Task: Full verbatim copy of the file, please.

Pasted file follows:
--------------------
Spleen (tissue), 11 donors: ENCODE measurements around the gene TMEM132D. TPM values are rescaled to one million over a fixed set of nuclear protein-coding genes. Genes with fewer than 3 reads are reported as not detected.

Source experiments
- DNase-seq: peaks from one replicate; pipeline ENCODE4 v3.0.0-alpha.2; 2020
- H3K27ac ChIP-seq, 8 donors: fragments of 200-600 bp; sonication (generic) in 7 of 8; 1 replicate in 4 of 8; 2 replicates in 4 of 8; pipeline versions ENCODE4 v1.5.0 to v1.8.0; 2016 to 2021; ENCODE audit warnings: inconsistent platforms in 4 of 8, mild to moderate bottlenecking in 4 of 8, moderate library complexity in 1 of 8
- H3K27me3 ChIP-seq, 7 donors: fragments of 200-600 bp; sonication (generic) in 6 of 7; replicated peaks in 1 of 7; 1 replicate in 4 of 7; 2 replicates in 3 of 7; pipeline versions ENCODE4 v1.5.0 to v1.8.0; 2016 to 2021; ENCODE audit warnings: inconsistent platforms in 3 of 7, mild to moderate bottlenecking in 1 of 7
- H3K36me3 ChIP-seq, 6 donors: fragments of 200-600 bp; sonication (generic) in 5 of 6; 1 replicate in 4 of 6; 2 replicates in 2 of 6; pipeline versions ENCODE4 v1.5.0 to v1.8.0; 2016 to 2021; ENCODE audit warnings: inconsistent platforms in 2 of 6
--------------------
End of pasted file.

Spleen (tissue), 11 donors: ENCODE measurements around the gene TMEM132D. TPM values are rescaled to one million over a fixed set of nuclear protein-coding genes. Genes with fewer than 3 reads are reported as not detected.

Source experiments
- DNase-seq: peaks from one replicate; pipeline ENCODE4 v3.0.0-alpha.2; 2020
- H3K27ac ChIP-seq, 8 donors: fragments of 200-600 bp; sonication (generic) in 7 of 8; 1 replicate in 4 of 8; 2 replicates in 4 of 8; pipeline versions ENCODE4 v1.5.0 to v1.8.0; 2016 to 2021; ENCODE audit warnings: inconsistent platforms in 4 of 8, mild to moderate bottlenecking in 4 of 8, moderate library complexity in 1 of 8
- H3K27me3 ChIP-seq, 7 donors: fragments of 200-600 bp; sonication (generic) in 6 of 7; replicated peaks in 1 of 7; 1 replicate in 4 of 7; 2 replicates in 3 of 7; pipeline versions ENCODE4 v1.5.0 to v1.8.0; 2016 to 2021; ENCODE audit warnings: inconsistent platforms in 3 of 7, mild to moderate bottlenecking in 1 of 7
- H3K36me3 ChIP-seq, 6 donors: fragments of 200-600 bp; sonication (generic) in 5 of 6; 1 replicate in 4 of 6; 2 replicates in 2 of 6; pipeline versions ENCODE4 v1.5.0 to v1.8.0; 2016 to 2021; ENCODE audit warnings: inconsistent platforms in 2 of 6